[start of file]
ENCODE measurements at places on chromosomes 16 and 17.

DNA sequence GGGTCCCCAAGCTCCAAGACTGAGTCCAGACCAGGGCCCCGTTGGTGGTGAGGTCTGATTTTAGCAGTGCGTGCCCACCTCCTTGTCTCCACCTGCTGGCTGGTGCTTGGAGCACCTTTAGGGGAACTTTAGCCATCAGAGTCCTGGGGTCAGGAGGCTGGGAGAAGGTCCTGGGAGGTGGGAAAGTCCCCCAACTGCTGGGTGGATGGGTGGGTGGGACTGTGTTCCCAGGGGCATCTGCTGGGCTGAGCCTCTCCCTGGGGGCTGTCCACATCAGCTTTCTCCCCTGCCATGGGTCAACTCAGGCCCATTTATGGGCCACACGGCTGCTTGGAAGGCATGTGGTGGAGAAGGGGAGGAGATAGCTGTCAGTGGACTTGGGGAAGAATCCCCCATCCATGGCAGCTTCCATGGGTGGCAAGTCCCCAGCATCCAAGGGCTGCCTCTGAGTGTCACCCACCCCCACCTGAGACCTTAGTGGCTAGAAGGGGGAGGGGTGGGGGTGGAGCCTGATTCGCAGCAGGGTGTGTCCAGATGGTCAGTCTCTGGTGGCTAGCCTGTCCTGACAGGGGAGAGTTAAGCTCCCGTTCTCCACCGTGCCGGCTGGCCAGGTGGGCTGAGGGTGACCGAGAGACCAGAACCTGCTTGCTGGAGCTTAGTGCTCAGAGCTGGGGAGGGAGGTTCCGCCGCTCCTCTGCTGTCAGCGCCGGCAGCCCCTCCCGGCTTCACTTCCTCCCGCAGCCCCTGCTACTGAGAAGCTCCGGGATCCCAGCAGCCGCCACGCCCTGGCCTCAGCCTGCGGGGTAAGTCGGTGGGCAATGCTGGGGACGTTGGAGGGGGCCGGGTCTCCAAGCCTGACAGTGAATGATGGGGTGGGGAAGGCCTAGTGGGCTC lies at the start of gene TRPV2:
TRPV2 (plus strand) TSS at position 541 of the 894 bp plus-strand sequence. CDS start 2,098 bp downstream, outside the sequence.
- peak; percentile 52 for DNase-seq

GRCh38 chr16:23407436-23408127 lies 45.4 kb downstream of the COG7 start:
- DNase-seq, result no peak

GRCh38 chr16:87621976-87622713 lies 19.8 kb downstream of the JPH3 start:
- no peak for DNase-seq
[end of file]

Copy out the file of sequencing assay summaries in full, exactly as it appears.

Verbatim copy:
ENCODE measurements at places on chromosomes 16 and 17.

DNA sequence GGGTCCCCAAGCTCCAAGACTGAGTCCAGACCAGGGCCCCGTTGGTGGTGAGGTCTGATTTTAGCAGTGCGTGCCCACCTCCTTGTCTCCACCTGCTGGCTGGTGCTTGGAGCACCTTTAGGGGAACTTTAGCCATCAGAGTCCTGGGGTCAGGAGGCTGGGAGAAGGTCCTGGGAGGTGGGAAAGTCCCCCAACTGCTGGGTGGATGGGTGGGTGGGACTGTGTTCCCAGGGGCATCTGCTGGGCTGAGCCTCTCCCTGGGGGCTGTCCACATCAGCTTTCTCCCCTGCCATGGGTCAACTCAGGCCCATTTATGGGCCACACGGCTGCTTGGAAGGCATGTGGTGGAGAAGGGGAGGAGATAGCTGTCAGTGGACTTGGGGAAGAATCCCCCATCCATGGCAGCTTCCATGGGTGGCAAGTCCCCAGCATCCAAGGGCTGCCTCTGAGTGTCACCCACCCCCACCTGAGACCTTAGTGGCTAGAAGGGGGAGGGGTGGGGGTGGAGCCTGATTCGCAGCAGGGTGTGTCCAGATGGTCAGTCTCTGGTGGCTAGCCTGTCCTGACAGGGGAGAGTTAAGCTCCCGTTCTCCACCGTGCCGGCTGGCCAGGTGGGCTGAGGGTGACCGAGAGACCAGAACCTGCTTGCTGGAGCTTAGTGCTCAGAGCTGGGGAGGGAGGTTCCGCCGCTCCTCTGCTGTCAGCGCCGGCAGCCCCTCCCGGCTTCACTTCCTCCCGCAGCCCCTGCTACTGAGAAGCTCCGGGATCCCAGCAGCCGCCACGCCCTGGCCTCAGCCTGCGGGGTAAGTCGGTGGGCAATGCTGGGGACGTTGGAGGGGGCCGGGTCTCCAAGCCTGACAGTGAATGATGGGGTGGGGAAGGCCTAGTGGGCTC lies at the start of gene TRPV2:
TRPV2 (plus strand) TSS at position 541 of the 894 bp plus-strand sequence. CDS start 2,098 bp downstream, outside the sequence.
- peak; percentile 52 for DNase-seq

GRCh38 chr16:23407436-23408127 lies 45.4 kb downstream of the COG7 start:
- DNase-seq, result no peak

GRCh38 chr16:87621976-87622713 lies 19.8 kb downstream of the JPH3 start:
- no peak for DNase-seq